56. could use more then the meat from these
  57. animals. Goat, sheep, you know, cattle and so on.
  58. And so they already probably had them in
  59. close association with human communities. They were probably already
  60. harvesting the meat regularly. They probably had mastered,
  61. over winter, water supply, hearding activities, and that sort
  62. of thing. And then suddenly there's evidence for using the,
  63. the milk product of these animals. some of the earliest evidence comes from
  64. Sahara rock paintings that are dated to 4,500 B.P., that show,
  65. in fact, bringing the calf up near the
  66. female, the adult female, and a human being underneath.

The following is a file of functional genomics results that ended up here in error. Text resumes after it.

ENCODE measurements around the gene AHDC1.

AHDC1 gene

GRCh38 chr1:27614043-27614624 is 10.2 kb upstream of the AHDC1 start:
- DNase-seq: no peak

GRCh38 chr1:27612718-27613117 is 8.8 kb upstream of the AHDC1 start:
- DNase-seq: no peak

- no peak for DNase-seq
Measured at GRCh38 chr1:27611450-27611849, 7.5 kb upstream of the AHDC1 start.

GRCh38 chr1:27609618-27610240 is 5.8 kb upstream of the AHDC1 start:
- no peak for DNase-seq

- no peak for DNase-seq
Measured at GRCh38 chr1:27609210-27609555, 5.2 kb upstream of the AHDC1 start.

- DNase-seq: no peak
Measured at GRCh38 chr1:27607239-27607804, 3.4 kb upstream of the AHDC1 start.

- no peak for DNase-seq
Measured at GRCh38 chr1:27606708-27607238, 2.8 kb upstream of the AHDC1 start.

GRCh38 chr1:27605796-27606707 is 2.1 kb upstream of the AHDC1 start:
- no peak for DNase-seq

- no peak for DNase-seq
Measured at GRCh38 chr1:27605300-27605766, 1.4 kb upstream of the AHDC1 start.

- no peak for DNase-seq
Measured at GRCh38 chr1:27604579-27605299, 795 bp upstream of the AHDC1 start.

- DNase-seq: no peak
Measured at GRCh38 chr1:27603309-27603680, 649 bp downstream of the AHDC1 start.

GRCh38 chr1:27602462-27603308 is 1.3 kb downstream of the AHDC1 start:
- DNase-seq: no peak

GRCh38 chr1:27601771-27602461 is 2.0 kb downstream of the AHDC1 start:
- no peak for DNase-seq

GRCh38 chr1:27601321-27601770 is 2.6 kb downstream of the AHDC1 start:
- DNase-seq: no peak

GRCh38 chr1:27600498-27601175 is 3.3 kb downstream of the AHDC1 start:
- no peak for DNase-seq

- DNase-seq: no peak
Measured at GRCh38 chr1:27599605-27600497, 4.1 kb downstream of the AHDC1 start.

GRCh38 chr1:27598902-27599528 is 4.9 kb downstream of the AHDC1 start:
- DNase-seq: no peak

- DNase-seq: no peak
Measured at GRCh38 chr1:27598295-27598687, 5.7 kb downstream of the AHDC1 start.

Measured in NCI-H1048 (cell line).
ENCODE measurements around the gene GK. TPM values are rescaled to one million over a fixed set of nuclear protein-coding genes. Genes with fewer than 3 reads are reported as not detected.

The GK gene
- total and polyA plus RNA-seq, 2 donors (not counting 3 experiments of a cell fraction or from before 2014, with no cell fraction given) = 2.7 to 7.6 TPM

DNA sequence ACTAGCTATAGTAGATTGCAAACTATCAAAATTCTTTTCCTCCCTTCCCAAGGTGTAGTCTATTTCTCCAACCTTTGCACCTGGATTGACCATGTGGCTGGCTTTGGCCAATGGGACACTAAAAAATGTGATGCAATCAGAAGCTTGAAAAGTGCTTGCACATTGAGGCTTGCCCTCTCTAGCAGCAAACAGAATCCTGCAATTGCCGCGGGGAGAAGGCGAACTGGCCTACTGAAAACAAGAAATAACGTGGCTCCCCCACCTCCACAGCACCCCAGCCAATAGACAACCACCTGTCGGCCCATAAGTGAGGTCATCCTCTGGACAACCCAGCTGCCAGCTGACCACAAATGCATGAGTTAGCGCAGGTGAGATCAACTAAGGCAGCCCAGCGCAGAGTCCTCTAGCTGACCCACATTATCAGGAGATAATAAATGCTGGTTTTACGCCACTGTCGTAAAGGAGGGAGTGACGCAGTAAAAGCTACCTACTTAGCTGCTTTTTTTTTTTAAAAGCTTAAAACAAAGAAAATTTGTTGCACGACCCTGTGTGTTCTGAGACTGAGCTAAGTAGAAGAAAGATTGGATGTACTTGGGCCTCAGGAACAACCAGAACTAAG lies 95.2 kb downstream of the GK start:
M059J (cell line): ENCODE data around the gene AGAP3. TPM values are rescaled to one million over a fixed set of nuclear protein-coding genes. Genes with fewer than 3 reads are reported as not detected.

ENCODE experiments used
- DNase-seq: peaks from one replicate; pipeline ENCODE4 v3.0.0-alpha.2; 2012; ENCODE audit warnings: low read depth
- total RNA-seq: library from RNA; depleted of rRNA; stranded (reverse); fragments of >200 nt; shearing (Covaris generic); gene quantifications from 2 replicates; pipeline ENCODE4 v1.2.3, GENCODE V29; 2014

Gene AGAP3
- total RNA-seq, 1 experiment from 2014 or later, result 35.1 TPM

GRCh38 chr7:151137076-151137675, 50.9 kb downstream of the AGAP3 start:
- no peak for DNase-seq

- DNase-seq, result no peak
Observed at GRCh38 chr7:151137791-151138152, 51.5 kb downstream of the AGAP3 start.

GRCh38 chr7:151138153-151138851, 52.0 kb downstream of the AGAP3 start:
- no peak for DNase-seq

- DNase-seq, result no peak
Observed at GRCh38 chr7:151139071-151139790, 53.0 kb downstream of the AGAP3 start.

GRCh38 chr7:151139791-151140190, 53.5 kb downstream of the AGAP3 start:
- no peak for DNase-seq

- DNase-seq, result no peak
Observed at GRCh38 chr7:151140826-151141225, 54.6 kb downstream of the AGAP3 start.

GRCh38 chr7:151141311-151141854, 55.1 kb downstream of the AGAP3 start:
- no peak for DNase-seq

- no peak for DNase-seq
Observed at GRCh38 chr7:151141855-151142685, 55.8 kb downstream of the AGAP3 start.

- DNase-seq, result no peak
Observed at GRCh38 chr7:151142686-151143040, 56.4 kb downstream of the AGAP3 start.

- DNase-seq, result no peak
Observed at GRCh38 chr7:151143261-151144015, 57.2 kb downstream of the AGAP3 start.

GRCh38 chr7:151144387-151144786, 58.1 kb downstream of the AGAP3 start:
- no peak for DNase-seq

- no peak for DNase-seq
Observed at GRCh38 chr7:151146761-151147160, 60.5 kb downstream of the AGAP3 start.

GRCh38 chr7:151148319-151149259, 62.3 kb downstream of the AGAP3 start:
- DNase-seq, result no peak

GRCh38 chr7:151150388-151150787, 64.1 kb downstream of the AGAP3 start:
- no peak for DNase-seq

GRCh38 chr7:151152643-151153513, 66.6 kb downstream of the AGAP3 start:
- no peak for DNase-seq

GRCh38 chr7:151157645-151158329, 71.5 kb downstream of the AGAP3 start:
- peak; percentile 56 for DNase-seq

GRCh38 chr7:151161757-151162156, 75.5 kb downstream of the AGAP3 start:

67. Now we infer that the human being underneath
  68. is doing this. What else is a human being
  69. doing under a cow?
  70. [LAUGH]
  71. and the question really is what was the added value of drinking fresh milk?
  72. It's complicated on the one hand, because
  73. you had the meat value of these animals
  74. you domesticated. So, it seems unlikely that
  75. it would be just the protein or food
  76. supply. Yet, that was important to our
  77. argument. The question, and it's also complicated because,
  78. there are ways to get some food value from milk without drinking it fresh. You
  79. can all societies that I know of, have ways of processing fresh milk into low
  80. lactose forms. Sour milk is a low lactose form. All the things like yogurt and
  81. kefir, drinks that are widely known in some
  82. places, and most cheeses, break down the lactose
  83. externally using lactobacillus bacteria, using a separation of curds and whey.